Aging in Place a Challenge for Low-Income Seniors, If They Still Have a Place

Looking back to Older Americans Month, I seized on one hardship that too many of the celebrated suffer — food insecurity and outright malnutrition.

That’s not the only reason why the so-called golden years aren’t so golden for a lot of seniors. Another that looms even larger is unaffordable (or no) housing.

Acute Affordable Housing Shortage

Last month brought us a new report from the Bipartisan Policy Center’s Senior Health and Housing Task Force. As you’d guess, it focuses on the urgent need for more affordable housing suitable for seniors and the implications for their health and our country’s healthcare system.

We know, of course, about the shortage of housing that the lowest-income renters can afford. There were about 11.3 million of them in 2013, including 2.6 million elderly singles or couples. The market lacked about 6.9 million units that were both affordable and available to rent.

But not all those units would suit the needs of seniors who’ve developed (or always had) difficulties moving around without walkers or wheelchairs.

Only 3.8% of all housing units in the country have design features to accommodate moderate mobility limitations, the task force co-chairs say. These, note, are not necessarily affordable for lower-income people or available for anybody to buy or rent.

Higher-income people can afford to have features in their homes modified, e.g., doors widened, ramps built. They can have doorknobs and turn-on faucets replaced with levers if their hands have weakened or stiffened.

Or they can move to an apartment that has such features — even, if they choose, an assisted living facility where they can age in place, with increasing services as they need them. About 70% ultimately will for even such basic daily tasks as bathing, dressing and taking prescribed medications.

But an estimated 1.8 million seniors paid more than half their income for rent two years ago — an upward trend that’s unlikely to turn around on its own.

They’re already short on money for food, transportation and their share of medical costs — an especially big bite of the budget, as we can see from how they boost the more accurate senior poverty rate.

Seems the crunch will worsen as more people live long enough to become seniors — and longer thereafter. An estimated 1.8 million more senior households — a total of 6.5 million — will have less than $15,000 a year to live on by 2024, the Harvard Joint Center on Housing Studies reports.

The Bipartisan Policy Center’s task force recommends more affordable housing for seniors, including a new, special form of supportive housing — supports here being in-home health care and help with those other daily tasks.

The only federal program specifically for this sort of housing has had no funds for grants to develop new units since 2012. And contracts that keep an estimated 41,900 affordable will have expired within the next eight years.

What the task force doesn’t address is the income side of the equation, beyond recommending state and local programs to defray senior homeowners’ costs.

There’d be fewer seniors struggling to pay for rent if they’d gotten paid enough while working to have had income left over for long-term savings.

There’d be fewer if Social Security retirement benefits for former low-wage workers were higher — a forward-looking policy change already teed up by leading Democrats (and predictably trashed on by the Washington Post, among others).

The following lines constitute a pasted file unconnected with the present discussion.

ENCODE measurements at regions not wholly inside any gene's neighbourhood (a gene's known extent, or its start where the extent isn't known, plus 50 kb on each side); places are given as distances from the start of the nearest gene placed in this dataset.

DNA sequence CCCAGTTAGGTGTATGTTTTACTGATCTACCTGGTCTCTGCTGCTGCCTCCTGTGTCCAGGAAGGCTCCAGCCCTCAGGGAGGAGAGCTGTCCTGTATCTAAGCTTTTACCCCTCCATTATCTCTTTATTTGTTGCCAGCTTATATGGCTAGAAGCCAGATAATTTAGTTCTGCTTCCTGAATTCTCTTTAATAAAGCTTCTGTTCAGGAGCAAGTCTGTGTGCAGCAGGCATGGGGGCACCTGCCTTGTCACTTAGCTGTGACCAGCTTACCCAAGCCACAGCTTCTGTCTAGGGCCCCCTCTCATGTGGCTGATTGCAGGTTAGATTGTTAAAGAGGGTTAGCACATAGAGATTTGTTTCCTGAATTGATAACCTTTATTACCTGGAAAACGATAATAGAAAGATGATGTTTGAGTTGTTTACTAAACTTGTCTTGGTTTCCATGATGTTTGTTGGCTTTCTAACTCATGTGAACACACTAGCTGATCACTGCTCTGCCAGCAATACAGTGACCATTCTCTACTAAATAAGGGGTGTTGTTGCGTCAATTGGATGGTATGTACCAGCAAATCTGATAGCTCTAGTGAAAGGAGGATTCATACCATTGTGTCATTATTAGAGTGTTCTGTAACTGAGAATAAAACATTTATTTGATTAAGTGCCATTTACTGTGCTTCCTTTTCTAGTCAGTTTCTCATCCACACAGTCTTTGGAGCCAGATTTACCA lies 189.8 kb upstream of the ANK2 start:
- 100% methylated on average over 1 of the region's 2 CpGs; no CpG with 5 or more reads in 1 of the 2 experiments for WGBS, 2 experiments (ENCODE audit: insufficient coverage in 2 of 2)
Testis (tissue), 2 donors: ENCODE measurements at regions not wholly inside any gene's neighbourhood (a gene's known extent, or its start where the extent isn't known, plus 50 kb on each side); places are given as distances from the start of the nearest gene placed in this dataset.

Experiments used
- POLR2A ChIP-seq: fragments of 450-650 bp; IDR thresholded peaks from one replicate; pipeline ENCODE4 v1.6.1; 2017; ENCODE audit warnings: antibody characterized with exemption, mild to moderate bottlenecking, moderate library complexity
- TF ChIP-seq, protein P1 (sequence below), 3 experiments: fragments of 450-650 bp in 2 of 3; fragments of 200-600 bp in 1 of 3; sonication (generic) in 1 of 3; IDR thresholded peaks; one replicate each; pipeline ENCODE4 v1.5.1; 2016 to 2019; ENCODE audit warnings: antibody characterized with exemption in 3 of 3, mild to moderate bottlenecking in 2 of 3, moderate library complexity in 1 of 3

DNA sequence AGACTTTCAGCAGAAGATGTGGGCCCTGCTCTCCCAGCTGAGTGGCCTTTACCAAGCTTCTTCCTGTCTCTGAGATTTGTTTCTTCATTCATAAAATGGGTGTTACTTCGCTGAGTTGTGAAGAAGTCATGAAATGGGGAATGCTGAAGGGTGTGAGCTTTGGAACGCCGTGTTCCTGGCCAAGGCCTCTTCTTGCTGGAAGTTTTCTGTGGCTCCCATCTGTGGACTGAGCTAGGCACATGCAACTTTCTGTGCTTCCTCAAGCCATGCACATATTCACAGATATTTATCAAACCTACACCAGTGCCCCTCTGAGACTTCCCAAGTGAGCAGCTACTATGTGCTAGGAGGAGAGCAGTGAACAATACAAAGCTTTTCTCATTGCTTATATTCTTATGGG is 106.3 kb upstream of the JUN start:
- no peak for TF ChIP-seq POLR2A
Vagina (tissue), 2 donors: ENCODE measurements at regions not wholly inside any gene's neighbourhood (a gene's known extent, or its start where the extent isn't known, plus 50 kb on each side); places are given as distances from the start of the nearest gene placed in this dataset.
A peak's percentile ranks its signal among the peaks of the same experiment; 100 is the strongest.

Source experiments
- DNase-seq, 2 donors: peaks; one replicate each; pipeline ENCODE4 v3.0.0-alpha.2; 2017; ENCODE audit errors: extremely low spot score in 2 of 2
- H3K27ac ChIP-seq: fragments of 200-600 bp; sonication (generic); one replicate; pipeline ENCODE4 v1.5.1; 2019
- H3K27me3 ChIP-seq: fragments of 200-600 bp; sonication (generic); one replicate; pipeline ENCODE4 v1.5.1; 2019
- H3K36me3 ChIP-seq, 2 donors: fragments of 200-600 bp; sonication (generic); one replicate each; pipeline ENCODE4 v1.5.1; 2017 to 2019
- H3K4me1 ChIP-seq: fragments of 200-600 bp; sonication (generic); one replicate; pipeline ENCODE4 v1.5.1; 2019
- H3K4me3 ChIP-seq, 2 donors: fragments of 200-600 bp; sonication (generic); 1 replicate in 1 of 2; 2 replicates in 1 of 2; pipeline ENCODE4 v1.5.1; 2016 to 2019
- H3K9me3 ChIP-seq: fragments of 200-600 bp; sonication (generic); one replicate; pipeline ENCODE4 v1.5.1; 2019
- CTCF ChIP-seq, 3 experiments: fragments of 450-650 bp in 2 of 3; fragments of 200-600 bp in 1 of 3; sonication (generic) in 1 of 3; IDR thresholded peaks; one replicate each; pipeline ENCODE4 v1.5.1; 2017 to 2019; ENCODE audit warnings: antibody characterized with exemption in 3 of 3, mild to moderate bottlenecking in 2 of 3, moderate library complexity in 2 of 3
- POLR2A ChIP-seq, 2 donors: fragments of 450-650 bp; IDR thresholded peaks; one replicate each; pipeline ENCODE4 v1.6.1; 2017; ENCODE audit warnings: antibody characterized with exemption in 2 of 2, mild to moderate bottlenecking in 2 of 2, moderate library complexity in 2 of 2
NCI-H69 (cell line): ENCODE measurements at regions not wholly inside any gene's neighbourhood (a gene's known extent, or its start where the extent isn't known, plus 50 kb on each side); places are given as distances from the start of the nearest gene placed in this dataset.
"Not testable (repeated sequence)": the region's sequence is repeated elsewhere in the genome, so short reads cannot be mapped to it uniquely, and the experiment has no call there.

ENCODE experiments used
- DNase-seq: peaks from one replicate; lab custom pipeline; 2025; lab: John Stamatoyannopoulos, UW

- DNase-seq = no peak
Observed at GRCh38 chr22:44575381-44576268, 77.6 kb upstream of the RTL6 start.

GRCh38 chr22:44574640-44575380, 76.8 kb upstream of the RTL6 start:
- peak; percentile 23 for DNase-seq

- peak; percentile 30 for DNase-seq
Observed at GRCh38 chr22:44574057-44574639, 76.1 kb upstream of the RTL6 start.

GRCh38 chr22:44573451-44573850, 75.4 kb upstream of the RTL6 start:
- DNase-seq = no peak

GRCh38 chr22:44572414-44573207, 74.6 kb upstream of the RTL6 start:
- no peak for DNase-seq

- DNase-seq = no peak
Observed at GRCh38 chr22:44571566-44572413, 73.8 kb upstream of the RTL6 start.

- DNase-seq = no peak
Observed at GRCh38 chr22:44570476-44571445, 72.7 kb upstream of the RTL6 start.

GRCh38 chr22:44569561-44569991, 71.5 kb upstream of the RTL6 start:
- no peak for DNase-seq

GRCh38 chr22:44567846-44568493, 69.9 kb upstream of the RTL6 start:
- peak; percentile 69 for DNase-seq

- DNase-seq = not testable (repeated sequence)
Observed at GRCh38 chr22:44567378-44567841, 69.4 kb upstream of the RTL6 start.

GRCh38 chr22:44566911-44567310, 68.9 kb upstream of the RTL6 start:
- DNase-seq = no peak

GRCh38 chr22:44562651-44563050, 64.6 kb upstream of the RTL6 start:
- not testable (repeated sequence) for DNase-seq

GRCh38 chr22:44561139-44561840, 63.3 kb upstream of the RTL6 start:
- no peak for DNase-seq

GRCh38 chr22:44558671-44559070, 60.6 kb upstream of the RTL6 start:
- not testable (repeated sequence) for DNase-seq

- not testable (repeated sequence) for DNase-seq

There’d be fewer if the Earned Income Tax Credit didn’t exclude most workers over 65 — and do so little for childless workers.

As things stand now, a very large number of seniors and prospective seniors who hope to age in place will have a hard time doing that without risks to their health.

And the risks they knowingly take to cut costs — skimping on meals or skipping doses of medication, for example — may not save enough for them continue paying for their own place.

Rising Tide of Homelessness

Homelessness is, of course, the end result of the affordable housing shortage for some seniors, as well as younger people. Recent months have brought us several articles on the aging of America’s homeless population.

Both The New York Times and ThinkProgress.org focus on seniors living on the streets or the equivalent. Many have been homeless for a long time and suffer from serious health problems, including substance abuse.

Some, however, became homeless only after a fairly recent setback — often a job loss, but sometimes other problems, e.g., a stroke that forced a woman to leave her subsidized unit because the building had no elevator.

Long-term and newly-homeless older people have shifted the profile of our country’s homeless population. Nearly a third of those counted two years ago were at least 50 years old — a 20% increase since 2007, the Times reports.

A 2010 analysis by the National Alliance to End Homelessness concluded that senior homelessness would increase by 33% within the next 10 years, assuming no significant changes in population or poverty rates.

By 2050, more than 95,270 seniors would be homeless, according to the Alliance’s projection — unless, of course, policymakers invest significantly more in affordable housing and in cash or cash-equivalent benefits.

Even the little I’ve pulled together here shows we’ve got the tools in the toolbox. What we seemingly don’t have is the political will to make them sufficient to the needs of homeless and at-risk seniors.

Nor those who’ll have a good chance of becoming seniors, if they don’t become homeless first. So if we’re going to celebrate Older Americans Month, we ought to put more money where our mouths are.

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